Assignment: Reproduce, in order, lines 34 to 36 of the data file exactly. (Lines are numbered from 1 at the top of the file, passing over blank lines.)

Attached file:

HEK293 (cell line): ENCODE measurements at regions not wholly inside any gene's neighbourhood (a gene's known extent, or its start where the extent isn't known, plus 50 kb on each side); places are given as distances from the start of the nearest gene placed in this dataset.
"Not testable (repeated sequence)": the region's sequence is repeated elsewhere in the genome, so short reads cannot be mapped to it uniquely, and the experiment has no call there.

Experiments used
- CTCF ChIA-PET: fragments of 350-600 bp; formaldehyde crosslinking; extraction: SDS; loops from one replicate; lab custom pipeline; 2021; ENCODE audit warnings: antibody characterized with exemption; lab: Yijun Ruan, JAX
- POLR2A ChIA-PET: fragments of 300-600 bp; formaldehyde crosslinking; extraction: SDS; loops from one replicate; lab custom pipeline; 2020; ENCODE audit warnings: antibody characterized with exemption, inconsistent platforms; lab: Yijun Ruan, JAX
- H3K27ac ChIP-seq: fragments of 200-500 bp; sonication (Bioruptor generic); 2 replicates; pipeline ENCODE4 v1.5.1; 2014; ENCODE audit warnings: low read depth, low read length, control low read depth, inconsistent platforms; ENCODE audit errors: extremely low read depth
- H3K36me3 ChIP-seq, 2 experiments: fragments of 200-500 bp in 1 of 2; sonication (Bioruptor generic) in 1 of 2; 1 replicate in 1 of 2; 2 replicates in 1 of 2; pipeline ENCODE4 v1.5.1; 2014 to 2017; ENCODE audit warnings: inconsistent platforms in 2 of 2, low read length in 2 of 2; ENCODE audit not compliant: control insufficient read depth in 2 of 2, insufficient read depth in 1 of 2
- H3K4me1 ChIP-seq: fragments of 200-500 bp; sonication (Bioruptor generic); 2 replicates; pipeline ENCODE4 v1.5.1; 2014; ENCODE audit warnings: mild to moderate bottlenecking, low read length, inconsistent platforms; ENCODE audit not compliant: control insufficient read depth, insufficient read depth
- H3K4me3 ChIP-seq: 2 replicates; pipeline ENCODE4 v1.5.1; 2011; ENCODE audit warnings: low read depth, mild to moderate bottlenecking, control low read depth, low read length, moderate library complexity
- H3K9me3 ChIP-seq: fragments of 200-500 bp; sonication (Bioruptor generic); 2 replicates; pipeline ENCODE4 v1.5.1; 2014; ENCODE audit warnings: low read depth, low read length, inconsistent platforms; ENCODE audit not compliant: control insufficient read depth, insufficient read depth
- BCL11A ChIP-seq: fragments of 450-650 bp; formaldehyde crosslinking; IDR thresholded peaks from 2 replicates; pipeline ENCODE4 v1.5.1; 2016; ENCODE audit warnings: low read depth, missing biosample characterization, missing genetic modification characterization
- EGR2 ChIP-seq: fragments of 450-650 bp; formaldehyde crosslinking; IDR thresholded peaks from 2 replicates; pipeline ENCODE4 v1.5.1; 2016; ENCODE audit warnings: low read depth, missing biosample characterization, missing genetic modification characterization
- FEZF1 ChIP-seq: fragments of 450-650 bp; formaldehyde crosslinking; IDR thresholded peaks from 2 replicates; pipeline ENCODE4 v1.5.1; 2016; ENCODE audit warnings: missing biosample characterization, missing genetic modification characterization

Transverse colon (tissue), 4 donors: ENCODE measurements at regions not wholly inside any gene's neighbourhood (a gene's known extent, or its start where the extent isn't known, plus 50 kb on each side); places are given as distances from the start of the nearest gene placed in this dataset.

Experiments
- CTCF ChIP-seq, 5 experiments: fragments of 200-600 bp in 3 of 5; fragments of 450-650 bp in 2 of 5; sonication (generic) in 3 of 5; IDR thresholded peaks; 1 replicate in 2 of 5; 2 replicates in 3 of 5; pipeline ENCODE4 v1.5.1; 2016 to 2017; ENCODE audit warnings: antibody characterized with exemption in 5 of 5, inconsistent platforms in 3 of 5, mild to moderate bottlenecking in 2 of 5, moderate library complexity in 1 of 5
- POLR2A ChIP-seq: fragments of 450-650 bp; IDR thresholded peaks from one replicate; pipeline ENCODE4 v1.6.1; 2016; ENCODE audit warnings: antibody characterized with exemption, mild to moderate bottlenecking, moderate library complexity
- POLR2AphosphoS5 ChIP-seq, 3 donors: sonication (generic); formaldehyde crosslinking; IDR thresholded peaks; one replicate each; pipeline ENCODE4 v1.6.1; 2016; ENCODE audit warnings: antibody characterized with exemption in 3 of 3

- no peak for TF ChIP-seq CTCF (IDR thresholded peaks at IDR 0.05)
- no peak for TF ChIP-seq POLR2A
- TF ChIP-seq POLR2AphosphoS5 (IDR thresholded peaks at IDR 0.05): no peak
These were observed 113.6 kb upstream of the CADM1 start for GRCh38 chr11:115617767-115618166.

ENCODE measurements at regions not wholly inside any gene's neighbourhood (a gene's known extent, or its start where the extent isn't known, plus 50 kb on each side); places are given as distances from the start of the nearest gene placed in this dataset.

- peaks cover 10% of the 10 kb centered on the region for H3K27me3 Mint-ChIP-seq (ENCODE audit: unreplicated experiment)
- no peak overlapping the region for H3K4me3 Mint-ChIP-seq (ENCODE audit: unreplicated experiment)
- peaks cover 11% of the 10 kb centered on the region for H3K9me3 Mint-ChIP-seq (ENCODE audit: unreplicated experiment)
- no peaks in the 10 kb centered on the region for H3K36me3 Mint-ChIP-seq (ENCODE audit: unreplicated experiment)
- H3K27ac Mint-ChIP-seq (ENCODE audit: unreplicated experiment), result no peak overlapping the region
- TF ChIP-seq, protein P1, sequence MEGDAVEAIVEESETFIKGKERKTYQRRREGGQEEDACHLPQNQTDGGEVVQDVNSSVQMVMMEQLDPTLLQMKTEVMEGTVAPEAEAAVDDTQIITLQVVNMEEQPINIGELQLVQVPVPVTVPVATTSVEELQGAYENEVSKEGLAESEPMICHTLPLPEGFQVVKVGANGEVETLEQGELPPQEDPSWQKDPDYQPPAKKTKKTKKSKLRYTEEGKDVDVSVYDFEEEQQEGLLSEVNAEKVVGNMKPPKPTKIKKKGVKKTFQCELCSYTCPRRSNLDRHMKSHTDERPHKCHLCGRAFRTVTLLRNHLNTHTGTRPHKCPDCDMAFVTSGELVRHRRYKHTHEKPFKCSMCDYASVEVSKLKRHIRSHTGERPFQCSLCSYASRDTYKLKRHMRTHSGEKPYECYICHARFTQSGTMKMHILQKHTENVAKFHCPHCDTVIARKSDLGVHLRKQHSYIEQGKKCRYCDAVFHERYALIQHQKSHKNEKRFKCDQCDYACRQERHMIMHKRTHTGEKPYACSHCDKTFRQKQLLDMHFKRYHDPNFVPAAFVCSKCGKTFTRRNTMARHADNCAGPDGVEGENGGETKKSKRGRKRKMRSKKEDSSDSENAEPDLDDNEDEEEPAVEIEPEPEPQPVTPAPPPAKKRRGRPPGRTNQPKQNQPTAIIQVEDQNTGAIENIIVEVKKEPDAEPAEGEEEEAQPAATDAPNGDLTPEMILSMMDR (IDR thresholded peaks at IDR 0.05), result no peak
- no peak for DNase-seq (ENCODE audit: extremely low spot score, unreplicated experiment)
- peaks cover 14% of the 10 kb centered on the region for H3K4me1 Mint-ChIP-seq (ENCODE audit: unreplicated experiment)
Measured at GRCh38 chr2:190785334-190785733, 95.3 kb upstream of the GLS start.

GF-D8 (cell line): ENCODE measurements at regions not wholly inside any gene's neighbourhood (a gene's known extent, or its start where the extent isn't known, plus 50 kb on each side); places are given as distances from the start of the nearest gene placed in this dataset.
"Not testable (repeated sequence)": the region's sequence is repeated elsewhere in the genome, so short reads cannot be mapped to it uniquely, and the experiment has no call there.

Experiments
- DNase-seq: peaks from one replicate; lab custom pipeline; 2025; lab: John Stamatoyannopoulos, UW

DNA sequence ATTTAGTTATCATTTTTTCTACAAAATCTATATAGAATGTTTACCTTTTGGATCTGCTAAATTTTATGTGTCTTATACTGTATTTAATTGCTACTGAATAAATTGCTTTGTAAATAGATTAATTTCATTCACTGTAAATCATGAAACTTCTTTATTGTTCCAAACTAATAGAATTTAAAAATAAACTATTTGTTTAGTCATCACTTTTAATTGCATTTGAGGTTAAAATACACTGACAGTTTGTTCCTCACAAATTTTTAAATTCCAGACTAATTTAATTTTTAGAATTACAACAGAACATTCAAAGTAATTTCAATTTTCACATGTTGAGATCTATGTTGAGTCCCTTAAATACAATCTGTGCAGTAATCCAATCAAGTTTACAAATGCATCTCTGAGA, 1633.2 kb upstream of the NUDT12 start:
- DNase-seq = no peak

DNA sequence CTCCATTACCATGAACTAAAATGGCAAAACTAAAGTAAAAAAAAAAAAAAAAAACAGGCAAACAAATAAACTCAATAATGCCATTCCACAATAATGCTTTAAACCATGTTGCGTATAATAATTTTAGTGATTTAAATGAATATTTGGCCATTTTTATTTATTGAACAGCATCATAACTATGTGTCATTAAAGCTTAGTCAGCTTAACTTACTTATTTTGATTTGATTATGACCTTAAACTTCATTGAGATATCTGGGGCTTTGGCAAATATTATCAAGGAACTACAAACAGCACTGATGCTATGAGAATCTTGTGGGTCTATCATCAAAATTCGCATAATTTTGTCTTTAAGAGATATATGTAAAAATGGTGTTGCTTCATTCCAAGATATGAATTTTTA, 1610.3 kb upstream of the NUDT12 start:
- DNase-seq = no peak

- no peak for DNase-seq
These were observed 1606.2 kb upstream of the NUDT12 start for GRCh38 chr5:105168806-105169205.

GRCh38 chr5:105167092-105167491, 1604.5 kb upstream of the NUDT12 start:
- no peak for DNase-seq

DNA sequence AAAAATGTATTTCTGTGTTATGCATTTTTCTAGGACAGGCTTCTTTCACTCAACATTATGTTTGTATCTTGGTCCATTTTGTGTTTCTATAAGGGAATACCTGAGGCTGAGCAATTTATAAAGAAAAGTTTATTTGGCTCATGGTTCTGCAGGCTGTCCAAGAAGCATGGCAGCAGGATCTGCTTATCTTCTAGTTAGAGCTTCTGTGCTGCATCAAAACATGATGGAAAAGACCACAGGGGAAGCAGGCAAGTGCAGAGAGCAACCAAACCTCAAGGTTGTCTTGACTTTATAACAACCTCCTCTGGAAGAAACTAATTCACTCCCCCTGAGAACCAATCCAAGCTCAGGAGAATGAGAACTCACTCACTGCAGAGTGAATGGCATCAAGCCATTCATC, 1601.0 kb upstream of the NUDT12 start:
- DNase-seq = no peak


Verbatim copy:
"Not testable (repeated sequence)": the region's sequence is repeated elsewhere in the genome, so short reads cannot be mapped to it uniquely, and the experiment has no call there.

Experiments
- DNase-seq: peaks from one replicate; lab custom pipeline; 2025; lab: John Stamatoyannopoulos, UW